Elk Hunting in Game Management Unit 45
So You're Looking to Hunt in GMU 45
by Kenny Marcella
This unit holds good quality elk, and has provided several good bulls over the years for me and my family. In this article, I will provide an overview of the unit, describe some access routes, terrain and potential areas of interest the reader might find in early scouting. The unit is not for everyone; steep drainages, winding trails and switchback roads are common. Go find a good map of the unit, a pencil and paper and let’s get started.
A Bit of History
The unit holds some very special qualities and includes the land where the famous 10th Mountain Division trained for World War Two. The Army chose the area because the terrain was similar to parts of the European Alps. Camp Hale Army Base (named after General Irving Hale), was built in 1942, as a winter training post for the US Army, at a cost of $30 million. At its peak it had 16,000 soldiers; 14,000 of them were part of the 10th Mountain Division. In 1943 it held 14,000 troops, and had the facilities of a small city complete with barracks, mess halls, a small hospital, chapel, fire station, general store (Post Exchange), stockade, ski shop, bakery and even an ice making plant. In 1945 it was deactivated and in 1965 the 'town' dismantled and deeded to US Forest Service.
GMU 45 straddles both Eagle and Pitkin Counties bounded on the North by the Eagle River, East Lake Creek to Dowd Junction, I-70 from Dowd Junction to the Eagle River-Ten mile Creek Divide; on the East by Eagle River-Ten mile Creek divide; on the South by Continental Divide; on the West by the Chance Creek-North Fork Frying pan/Cunningham Creek Drainages and the Cross Creek Homestake Creek Drainages, and to the East is Lake Creek.
If you look in the back of the CPW Big Game brochure, you will find the descriptions of all of the GMU boundaries. It is important to read the boundary descriptions each year to be aware of any unit boundaries that may have changed.
Access to the Unit
There are several access points to get into the unit. A look at the map shows several major highways if you are coming from the East, you can take I-70 all the way to the Minturn exit and head South on US Highway 24. There are several very good roads you can follow into the unit just outside of Minturn. You cross over into the unit shortly after leaving I-70. On the right as you head South is Meadow Mountain (an old ski area decommissioned when Vail started to take off). If you want to pack into the area, there is a pull out on the West side of the road about two miles from I-70 (I have seen elk right from the parking area). You can either hike up that portion of the unit or take pack animals; read the rules on pack animals in this section of the unit.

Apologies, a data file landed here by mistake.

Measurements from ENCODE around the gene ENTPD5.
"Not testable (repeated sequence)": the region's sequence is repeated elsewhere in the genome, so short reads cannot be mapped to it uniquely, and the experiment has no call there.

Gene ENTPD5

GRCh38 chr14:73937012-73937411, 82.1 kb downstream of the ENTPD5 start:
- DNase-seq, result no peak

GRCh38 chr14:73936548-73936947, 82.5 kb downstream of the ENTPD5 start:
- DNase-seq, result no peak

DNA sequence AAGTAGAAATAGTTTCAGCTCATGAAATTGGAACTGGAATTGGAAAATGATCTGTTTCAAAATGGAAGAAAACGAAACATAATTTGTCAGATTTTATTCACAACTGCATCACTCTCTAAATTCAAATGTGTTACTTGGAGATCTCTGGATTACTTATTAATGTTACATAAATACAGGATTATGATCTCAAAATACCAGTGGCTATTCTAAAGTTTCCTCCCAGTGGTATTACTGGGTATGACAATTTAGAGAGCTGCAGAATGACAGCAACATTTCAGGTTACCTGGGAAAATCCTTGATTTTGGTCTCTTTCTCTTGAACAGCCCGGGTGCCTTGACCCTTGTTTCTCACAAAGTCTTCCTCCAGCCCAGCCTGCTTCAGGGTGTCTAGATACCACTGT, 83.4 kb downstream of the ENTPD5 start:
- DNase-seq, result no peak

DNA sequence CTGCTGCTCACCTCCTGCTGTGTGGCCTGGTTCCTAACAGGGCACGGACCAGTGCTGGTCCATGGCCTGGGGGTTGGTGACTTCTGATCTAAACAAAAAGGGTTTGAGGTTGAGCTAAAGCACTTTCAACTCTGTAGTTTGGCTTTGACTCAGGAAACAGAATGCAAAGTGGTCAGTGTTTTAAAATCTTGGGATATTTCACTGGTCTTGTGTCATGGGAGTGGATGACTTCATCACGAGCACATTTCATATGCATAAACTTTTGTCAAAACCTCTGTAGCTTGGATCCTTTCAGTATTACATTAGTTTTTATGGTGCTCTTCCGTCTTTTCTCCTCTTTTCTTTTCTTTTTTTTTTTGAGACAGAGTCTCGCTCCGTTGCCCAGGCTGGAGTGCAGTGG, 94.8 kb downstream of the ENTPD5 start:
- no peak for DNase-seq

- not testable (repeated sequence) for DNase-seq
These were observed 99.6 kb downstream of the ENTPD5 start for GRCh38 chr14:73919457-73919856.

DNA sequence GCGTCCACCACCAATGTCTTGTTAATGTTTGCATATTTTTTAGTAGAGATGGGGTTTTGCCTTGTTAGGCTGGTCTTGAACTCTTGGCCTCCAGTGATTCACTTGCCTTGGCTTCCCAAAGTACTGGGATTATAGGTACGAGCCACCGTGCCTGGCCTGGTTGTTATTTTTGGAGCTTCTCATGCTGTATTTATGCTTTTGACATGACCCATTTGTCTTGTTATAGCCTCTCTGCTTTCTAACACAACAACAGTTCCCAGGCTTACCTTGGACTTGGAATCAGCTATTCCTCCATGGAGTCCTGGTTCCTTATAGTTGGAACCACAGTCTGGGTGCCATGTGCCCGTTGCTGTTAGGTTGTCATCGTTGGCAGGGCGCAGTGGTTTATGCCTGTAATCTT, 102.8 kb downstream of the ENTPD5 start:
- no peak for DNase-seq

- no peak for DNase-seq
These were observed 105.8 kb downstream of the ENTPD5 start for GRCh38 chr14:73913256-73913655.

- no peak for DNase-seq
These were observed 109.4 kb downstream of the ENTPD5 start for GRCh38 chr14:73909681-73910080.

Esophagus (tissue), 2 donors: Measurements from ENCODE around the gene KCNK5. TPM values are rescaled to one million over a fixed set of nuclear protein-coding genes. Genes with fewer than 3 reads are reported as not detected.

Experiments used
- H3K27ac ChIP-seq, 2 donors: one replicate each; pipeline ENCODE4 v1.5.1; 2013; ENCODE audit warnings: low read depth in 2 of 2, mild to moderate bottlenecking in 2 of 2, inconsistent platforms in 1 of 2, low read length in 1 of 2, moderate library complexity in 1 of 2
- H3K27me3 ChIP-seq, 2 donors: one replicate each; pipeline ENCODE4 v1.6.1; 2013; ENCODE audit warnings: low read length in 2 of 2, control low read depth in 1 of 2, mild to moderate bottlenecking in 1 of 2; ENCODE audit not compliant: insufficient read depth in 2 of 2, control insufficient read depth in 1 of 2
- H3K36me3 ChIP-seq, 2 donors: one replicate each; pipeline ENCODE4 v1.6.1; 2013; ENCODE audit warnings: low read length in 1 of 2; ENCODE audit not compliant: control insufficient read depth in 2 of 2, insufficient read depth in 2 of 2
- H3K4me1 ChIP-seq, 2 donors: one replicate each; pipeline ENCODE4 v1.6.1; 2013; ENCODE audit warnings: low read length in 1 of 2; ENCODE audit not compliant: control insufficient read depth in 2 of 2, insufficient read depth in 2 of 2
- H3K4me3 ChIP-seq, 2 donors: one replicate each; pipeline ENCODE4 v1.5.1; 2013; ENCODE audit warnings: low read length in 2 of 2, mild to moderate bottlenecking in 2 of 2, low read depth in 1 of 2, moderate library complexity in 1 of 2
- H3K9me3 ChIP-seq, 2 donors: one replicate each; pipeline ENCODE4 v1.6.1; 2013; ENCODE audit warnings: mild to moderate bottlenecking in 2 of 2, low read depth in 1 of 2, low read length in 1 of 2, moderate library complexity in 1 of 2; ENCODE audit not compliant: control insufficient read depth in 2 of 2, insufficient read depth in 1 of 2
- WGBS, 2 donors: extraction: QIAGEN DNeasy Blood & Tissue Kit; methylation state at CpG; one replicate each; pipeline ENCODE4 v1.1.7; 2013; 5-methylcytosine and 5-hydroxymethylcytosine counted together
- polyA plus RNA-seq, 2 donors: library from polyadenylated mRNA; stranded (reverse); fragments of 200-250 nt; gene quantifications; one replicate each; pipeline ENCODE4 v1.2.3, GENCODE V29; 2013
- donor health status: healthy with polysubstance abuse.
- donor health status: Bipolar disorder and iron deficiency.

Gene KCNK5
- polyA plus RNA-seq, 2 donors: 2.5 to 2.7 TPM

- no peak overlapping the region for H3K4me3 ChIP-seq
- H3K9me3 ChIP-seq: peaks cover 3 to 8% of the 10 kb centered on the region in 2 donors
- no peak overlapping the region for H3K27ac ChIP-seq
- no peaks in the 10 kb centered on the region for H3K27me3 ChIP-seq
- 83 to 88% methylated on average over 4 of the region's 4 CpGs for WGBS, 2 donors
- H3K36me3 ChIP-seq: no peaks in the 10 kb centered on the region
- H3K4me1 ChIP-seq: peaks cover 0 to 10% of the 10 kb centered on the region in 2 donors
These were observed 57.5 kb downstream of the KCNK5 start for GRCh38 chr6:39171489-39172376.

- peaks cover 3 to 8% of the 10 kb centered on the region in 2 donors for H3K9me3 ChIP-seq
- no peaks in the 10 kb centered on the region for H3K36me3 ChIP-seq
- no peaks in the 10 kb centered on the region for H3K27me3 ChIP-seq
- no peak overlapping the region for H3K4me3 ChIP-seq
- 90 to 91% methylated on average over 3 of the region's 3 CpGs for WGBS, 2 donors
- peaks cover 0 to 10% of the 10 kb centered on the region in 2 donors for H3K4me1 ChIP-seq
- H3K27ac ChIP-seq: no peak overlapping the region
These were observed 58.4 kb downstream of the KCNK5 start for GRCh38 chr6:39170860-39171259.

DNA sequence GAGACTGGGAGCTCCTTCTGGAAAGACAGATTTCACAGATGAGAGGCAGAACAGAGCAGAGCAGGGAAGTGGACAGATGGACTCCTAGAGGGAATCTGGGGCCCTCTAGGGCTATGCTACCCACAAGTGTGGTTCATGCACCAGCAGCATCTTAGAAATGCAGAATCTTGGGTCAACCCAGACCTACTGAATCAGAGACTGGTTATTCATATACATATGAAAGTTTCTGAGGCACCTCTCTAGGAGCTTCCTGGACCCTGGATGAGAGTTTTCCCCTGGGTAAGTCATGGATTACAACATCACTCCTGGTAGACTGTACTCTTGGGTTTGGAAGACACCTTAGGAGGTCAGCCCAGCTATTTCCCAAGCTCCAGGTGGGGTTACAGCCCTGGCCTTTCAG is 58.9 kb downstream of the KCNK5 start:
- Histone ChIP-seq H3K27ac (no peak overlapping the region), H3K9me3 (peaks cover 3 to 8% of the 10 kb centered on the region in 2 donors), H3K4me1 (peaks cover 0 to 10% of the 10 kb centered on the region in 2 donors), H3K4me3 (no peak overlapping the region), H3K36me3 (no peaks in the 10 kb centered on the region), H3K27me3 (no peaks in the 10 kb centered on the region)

Instead of turning early, you can drive through Minturn heading South, you will come up on several roads on the West side, which will lead to some very good areas to hunt elk. There is public access on many of the roads in this stretch of highway. If you keep driving South on US 24, you will pass a huge tailings pile on the right that has been reclaimed from the old mining days. Just as you pass it you will see a sign and road to the right that will take you into Tigawam Park. This is a favored area of the local hunters as it's so close to home.
If you would prefer to get farther up in the high country, keep heading South on US 24 to the Gold Park Campground. Turn off about 4 miles past a very scenic bridge (which goes to Redcliff). If you travel up the Gold Park road (also called Homestake Road and eventually leads to Homestake Reservoir, which is discussed in the "Climbing Higher" section below), you will find many areas where you can pull off the road and camp. The trailhead to Whitney Lake is a good starting point for many hunters... either on horseback or on foot. There is no road into this area, but you can hike around the aspen groves and find elk scattered throughout the entire east-facing slope at times. If you feel like you want to hunt in dark timber (or if it is warm), you might have to do that.
Driving further up the road to Missouri Creek, this is the beginning of the road that takes you up to Mount of the Holy Cross City. Holy Cross is an old mining town and some of the old buildings are still up there above timberline. I have harvested several nice bulls out of this area.
If you still want to go higher in elevation (the 2nd and 3rd seasons can get some substantial snows, so be prepared). Be sure to take shovels, chains, and are properly prepared if you get stuck. In my experience, I stayed on the main road with my vehicle and was able to get out and to the bottom with no problem. This middle section of the unit is the most challenging as far as the amount of hiking and climbing involved and there is very little road hunting (in the overall unit) as it's cradled by Wilderness Area. See Elk Hunting University's "Wapiti Workout" for tips high altitude hunting. The end of the Gold Park Road leads you to Homestake Reservoir: this is a water retention lake that collects water from the Western Slope and pipes it to Denver/ Front Range. On good years when the snow is not to deep, this can be a very good camping site. The elk are and will be all around you, but you will still have to go out and look for them, as they are pretty reclusive. When you do find elk... they are usually in groups of 6-20. I have noticed when it snows they tend to cluster together more. I have seen groups of 50-70 with several nice 5x5 (and up) bulls.